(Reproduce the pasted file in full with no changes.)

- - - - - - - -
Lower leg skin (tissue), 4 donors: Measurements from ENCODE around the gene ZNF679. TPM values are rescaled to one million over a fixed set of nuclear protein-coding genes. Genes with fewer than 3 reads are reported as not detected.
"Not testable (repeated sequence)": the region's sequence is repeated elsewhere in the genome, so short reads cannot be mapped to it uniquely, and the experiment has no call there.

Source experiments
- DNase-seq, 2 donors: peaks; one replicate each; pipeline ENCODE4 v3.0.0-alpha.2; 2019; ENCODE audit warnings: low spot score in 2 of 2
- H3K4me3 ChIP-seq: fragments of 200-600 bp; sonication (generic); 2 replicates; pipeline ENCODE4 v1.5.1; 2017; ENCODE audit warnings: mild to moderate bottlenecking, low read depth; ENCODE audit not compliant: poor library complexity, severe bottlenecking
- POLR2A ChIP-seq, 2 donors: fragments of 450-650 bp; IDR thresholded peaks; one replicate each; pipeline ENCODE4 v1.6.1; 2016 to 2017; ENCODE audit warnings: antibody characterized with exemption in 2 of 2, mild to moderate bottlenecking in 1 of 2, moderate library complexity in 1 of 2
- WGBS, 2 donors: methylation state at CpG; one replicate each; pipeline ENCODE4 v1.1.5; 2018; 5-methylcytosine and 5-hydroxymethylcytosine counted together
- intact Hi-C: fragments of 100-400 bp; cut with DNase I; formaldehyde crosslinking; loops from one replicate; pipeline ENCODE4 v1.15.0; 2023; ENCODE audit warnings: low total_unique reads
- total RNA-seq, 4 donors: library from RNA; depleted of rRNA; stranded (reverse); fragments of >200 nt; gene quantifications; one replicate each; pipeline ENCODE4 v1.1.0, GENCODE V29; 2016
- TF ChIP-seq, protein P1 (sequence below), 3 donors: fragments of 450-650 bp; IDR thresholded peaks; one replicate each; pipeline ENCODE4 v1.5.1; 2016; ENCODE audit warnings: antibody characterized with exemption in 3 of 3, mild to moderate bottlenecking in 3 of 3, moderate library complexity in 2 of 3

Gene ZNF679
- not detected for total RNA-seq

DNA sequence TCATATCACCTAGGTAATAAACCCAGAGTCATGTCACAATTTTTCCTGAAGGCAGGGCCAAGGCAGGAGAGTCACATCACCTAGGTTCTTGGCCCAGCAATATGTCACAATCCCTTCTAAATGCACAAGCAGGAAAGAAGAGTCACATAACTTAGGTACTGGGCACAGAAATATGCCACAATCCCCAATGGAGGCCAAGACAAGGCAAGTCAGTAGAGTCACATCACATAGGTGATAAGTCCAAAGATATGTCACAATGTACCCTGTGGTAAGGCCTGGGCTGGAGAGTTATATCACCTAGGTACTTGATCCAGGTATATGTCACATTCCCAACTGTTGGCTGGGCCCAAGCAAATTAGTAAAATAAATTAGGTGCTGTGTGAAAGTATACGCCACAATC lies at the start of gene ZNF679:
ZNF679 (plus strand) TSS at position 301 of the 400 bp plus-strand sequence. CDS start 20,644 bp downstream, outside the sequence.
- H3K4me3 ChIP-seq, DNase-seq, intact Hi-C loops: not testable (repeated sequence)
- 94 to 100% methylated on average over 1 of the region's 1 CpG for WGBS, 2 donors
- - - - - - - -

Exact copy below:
Lower leg skin (tissue), 4 donors: Measurements from ENCODE around the gene ZNF679. TPM values are rescaled to one million over a fixed set of nuclear protein-coding genes. Genes with fewer than 3 reads are reported as not detected.
"Not testable (repeated sequence)": the region's sequence is repeated elsewhere in the genome, so short reads cannot be mapped to it uniquely, and the experiment has no call there.

Source experiments
- DNase-seq, 2 donors: peaks; one replicate each; pipeline ENCODE4 v3.0.0-alpha.2; 2019; ENCODE audit warnings: low spot score in 2 of 2
- H3K4me3 ChIP-seq: fragments of 200-600 bp; sonication (generic); 2 replicates; pipeline ENCODE4 v1.5.1; 2017; ENCODE audit warnings: mild to moderate bottlenecking, low read depth; ENCODE audit not compliant: poor library complexity, severe bottlenecking
- POLR2A ChIP-seq, 2 donors: fragments of 450-650 bp; IDR thresholded peaks; one replicate each; pipeline ENCODE4 v1.6.1; 2016 to 2017; ENCODE audit warnings: antibody characterized with exemption in 2 of 2, mild to moderate bottlenecking in 1 of 2, moderate library complexity in 1 of 2
- WGBS, 2 donors: methylation state at CpG; one replicate each; pipeline ENCODE4 v1.1.5; 2018; 5-methylcytosine and 5-hydroxymethylcytosine counted together
- intact Hi-C: fragments of 100-400 bp; cut with DNase I; formaldehyde crosslinking; loops from one replicate; pipeline ENCODE4 v1.15.0; 2023; ENCODE audit warnings: low total_unique reads
- total RNA-seq, 4 donors: library from RNA; depleted of rRNA; stranded (reverse); fragments of >200 nt; gene quantifications; one replicate each; pipeline ENCODE4 v1.1.0, GENCODE V29; 2016
- TF ChIP-seq, protein P1 (sequence below), 3 donors: fragments of 450-650 bp; IDR thresholded peaks; one replicate each; pipeline ENCODE4 v1.5.1; 2016; ENCODE audit warnings: antibody characterized with exemption in 3 of 3, mild to moderate bottlenecking in 3 of 3, moderate library complexity in 2 of 3

Gene ZNF679
- not detected for total RNA-seq

DNA sequence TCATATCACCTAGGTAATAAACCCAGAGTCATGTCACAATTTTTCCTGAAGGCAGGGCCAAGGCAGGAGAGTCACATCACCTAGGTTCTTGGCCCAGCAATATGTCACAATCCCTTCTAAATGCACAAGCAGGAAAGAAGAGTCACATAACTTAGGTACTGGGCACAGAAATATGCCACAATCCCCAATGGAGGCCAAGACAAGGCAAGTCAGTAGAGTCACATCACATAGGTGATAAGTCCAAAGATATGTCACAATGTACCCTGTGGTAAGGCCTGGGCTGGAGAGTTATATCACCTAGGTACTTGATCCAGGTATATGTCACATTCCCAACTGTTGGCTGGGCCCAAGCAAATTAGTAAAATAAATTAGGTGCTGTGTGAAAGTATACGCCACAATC lies at the start of gene ZNF679:
ZNF679 (plus strand) TSS at position 301 of the 400 bp plus-strand sequence. CDS start 20,644 bp downstream, outside the sequence.
- H3K4me3 ChIP-seq, DNase-seq, intact Hi-C loops: not testable (repeated sequence)
- 94 to 100% methylated on average over 1 of the region's 1 CpG for WGBS, 2 donors